After Dōgen died, an Eiheiji monk, Giin (1217-1300), took the record of Dōgen’s teaching, Eiheikōrōku, to China, probably where it was abbreviated into the Eiheigōrōku. Apparently, to gain legitimacy for Dōgen’s lineage, Giin secured several eulogies from Ch’an monks. One of those monks, Yiyuan (or “I-yuan,” also known below as “Huangping”), was the monk in the story that exclaimed after Dōgen’s personal enlightenment was confirmed by Rujing, “It is truly not a trifling thing for a foreigner to attain to such a degree” (see below).
In Yiyuan’s preface to the Eiheigōrōku, he acknowledged that there was such an encounter between Dōgen and Rujing (this also from an email dated June 24, 2017, from Dr. Steven Heine). The statement of a third-party witness to a student’s presentation of a personal enlightenment experience and the teacher’s confirmation is quite rare today and probably was in the old days as well.
It seems to me that we can say with more confidence than 99% of things we believe happened in the 13th Century (really before cell phone cameras), that Dogen’s personal enlightenment experience happened in an historical sense. The historical veracity of Dōgen’s enlightenment experience is really quite solid.
What was said that triggered Dōgen’s awakening?
But it isn’t quite that simple … or solid.
Because Dōgen emphasized “body-mind drop off” and due to the phrase’s power for practice, it has become a corner-stone in Sōtō Zen for almost 800 years. Could this corner-stone have been something that was a mistake?
Yes, it could, of course.
There has been a theory floating around for some time in Sōtō scholarly circles that Dōgen might have actually misheard what Rujing said (for example, see “Shinjin Datsuraku: Shedding Body-Mind” by Rev. Seijun Ishii). Dōgen heard “body-mind drop off” or “shēnxīn tuōluò” (身心脱落) in Chinese. There aren’t any records of Rujing using that phrase, nor, as I mentioned above, does it occur in the Chinese Buddhist Canon. Rujing and the Canon, however, did use a phrase that might have sounded the same to Dōgen – “xīnchén tuōluò” (心塵脱落) or “mind dust drop off.”
In Yiyuan’s preface to the Eiheigōrōku, when he acknowledged that there was such an experience, he used the characters 心塵脱落 or “mind dust drop off” (this also from an email dated June 24, 2017, from Dr. Steven Heine).
Now it is possible, of course, that it was Yiyuan who misheard Rujing, but it does seem more likely that the foreigner, Dōgen, misheard, then ran with it – and a beautiful run it has been.
Another possibility, suggested by a Zen student, is that Dōgen, who had a great love for playing with homonyms, knew what he was doing. Perhaps he took his teacher’s words and knowingly, creatively, twisted them for his own enlightening ends.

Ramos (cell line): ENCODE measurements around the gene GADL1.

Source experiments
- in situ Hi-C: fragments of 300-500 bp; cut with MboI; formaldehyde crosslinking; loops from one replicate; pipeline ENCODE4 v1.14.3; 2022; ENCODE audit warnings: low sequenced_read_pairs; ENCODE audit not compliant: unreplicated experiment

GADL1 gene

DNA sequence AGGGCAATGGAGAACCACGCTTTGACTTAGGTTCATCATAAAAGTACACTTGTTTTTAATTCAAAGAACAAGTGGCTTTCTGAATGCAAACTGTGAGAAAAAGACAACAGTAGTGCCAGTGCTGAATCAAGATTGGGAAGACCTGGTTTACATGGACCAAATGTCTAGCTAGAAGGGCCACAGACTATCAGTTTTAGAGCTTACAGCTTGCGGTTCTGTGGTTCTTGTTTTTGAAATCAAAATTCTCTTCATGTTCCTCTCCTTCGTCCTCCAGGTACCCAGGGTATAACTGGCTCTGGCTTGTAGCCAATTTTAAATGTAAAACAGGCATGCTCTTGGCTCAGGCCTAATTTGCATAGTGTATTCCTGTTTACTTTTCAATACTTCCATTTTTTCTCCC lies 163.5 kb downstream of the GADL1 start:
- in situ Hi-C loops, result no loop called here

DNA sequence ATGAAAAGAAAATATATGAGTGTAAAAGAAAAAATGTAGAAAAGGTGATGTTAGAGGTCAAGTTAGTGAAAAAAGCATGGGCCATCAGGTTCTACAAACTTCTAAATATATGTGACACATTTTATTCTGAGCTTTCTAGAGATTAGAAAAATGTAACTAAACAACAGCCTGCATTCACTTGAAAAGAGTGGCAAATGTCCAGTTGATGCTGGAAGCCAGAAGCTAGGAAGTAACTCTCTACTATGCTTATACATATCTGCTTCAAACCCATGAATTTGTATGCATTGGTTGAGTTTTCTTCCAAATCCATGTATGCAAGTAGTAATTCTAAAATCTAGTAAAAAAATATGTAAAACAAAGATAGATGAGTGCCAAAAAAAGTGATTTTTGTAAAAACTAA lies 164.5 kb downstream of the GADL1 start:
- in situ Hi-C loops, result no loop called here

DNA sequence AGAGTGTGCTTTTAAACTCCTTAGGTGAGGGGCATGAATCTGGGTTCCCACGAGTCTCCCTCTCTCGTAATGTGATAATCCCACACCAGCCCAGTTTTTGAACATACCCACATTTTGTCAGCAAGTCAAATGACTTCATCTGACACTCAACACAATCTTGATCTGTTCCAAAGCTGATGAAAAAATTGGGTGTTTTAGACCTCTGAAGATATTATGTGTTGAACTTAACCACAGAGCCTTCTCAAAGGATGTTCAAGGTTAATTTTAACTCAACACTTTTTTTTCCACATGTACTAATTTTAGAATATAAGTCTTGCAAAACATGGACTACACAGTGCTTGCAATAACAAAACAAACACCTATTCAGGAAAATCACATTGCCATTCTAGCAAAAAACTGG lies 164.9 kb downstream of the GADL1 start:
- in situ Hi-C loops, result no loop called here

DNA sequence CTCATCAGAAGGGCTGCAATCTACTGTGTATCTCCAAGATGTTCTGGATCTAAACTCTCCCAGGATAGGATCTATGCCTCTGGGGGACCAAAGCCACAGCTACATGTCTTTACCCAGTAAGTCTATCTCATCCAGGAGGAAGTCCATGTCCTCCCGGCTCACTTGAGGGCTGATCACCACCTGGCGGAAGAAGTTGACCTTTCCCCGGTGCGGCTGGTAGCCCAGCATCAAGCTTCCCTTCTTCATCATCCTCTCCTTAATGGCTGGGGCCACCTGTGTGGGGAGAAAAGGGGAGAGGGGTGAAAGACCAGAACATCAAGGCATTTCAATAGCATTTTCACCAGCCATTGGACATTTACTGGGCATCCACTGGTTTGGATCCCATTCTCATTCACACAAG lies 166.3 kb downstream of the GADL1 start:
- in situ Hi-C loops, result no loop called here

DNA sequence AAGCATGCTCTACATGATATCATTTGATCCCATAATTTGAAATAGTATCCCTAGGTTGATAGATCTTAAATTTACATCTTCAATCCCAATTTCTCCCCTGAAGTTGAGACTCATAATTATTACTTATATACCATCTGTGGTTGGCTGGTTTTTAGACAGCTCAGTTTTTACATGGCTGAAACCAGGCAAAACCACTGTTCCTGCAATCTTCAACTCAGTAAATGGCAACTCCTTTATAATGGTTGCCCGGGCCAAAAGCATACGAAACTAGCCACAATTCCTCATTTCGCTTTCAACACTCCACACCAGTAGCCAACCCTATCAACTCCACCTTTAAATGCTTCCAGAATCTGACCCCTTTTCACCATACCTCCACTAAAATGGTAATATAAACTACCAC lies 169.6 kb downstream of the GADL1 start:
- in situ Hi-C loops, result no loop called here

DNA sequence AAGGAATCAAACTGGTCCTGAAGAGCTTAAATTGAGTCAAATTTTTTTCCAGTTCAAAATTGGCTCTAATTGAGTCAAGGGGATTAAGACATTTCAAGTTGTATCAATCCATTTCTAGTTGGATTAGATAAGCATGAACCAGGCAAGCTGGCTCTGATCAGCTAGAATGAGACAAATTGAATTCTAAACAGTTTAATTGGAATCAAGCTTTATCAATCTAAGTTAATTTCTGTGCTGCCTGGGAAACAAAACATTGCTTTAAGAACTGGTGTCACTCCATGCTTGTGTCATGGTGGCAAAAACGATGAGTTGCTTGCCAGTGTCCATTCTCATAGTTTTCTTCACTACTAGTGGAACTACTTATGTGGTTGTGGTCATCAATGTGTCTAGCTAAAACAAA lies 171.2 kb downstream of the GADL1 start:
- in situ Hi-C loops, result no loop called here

But it seems more likely that Dōgen got it wrong in a wonderful way. As Wumen said, “Among a thousand mistakes – a road.”
So in the end, regarding Dōgen’s enlightenment experience, something happened but we don’t know what it turned on.
A perfectly messy Zen enlightenment.
Record of Transmitting the Light: “The Fifty-First Ancestor, Eihei Dogen”
Eihei Dōgen came to Tiantong Rujing. One day, Tiantong said during early morning zazen, “Zazen is body-mind drop off.”
Dōgen, hearing this, suddenly had great realization. He went at once to the abbot’s chambers and offered incense.
Tiantong asked him, “Why do you offer incense?”
Dōgen said, “Body-mind drop off.”
Tiantong said, “Body-mind drop off. Drop off body-mind.”
Dōgen said, “This is a momentary achievement. Don’t confirm me too hastily.”
Tiantong said, “I do not confirm you hastily.”
Dōgen said, “What is this not-hastily-confirming?”
Tiantong said, “Body-mind drop off.”
Dōgen made bows.
Tiantong said, “Drop off body-mind.”
At that time, his attendant Huangping of Fuzhou said, “It is truly not a trifling thing for a foreigner to attain to such a degree.”
Tiantong said, “Before he came here, he received the blows of many fists. Liberated is he is mild and peaceful. The thunder roars.”
Dōshō Port began practicing Zen in 1977 and now co-teaches at the Nebraska Zen Center with his wife, Tetsugan Zummach. Dōshō also teaches with the Vine of Obstacles: Online Support for Zen Training, an internet-based Zen community. Dōshō received dharma transmission from Dainin Katagiri Roshi and inka shomei from James Myoun Ford Roshi in the Harada-Yasutani lineage. He is the author of Keep Me In Your Heart a While: The Haunting Zen of Dainin Katagiri.